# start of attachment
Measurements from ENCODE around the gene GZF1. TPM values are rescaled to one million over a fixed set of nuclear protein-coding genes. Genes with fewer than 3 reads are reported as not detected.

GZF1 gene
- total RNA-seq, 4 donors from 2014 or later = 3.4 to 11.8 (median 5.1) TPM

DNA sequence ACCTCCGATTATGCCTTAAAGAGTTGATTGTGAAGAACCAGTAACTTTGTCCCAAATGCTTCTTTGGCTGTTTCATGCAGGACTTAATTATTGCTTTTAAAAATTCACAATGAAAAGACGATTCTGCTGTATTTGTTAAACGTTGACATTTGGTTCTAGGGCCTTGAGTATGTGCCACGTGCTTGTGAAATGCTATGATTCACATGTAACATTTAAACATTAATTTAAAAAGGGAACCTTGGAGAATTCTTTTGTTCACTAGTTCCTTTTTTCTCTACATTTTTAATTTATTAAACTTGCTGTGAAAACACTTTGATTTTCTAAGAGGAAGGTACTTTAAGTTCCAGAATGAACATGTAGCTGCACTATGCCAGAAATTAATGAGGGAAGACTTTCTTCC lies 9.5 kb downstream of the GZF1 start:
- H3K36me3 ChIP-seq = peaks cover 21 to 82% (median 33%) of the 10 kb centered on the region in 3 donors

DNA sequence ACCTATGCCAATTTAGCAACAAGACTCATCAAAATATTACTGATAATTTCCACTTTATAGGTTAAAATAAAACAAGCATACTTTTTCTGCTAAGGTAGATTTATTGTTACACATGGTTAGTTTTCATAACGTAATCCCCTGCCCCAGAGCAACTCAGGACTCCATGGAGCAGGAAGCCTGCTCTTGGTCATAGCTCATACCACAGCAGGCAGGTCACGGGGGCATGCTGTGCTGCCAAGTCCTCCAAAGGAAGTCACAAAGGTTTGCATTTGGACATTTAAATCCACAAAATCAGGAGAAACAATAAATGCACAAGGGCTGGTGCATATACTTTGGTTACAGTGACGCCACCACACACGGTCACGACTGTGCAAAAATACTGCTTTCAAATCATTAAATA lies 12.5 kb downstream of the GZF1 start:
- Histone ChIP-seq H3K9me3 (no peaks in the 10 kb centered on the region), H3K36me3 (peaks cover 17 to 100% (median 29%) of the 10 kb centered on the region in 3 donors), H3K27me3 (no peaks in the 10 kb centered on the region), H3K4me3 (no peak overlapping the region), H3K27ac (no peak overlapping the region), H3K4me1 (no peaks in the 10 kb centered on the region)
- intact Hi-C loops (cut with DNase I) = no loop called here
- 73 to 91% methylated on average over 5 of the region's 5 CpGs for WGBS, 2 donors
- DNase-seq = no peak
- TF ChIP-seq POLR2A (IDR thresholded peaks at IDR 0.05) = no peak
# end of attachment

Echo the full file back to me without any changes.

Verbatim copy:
Measurements from ENCODE around the gene GZF1. TPM values are rescaled to one million over a fixed set of nuclear protein-coding genes. Genes with fewer than 3 reads are reported as not detected.

GZF1 gene
- total RNA-seq, 4 donors from 2014 or later = 3.4 to 11.8 (median 5.1) TPM

DNA sequence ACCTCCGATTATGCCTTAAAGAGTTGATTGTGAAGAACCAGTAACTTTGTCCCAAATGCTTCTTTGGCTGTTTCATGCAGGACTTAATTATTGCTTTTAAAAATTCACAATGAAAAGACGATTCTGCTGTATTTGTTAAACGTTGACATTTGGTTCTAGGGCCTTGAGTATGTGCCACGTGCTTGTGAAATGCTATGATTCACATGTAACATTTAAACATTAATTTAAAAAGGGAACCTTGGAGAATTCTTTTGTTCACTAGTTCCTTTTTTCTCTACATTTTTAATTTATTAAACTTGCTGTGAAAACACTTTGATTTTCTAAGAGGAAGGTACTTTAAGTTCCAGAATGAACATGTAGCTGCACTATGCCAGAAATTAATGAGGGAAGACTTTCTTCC lies 9.5 kb downstream of the GZF1 start:
- H3K36me3 ChIP-seq = peaks cover 21 to 82% (median 33%) of the 10 kb centered on the region in 3 donors

DNA sequence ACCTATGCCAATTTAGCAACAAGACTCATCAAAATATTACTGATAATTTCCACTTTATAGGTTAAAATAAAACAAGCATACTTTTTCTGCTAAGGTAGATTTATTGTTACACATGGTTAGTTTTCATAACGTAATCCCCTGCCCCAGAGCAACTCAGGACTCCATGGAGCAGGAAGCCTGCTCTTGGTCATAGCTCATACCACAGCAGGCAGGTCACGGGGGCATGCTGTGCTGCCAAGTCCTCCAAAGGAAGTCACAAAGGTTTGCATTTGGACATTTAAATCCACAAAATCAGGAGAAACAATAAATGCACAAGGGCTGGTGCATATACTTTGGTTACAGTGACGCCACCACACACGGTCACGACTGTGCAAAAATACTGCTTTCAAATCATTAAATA lies 12.5 kb downstream of the GZF1 start:
- Histone ChIP-seq H3K9me3 (no peaks in the 10 kb centered on the region), H3K36me3 (peaks cover 17 to 100% (median 29%) of the 10 kb centered on the region in 3 donors), H3K27me3 (no peaks in the 10 kb centered on the region), H3K4me3 (no peak overlapping the region), H3K27ac (no peak overlapping the region), H3K4me1 (no peaks in the 10 kb centered on the region)
- intact Hi-C loops (cut with DNase I) = no loop called here
- 73 to 91% methylated on average over 5 of the region's 5 CpGs for WGBS, 2 donors
- DNase-seq = no peak
- TF ChIP-seq POLR2A (IDR thresholded peaks at IDR 0.05) = no peak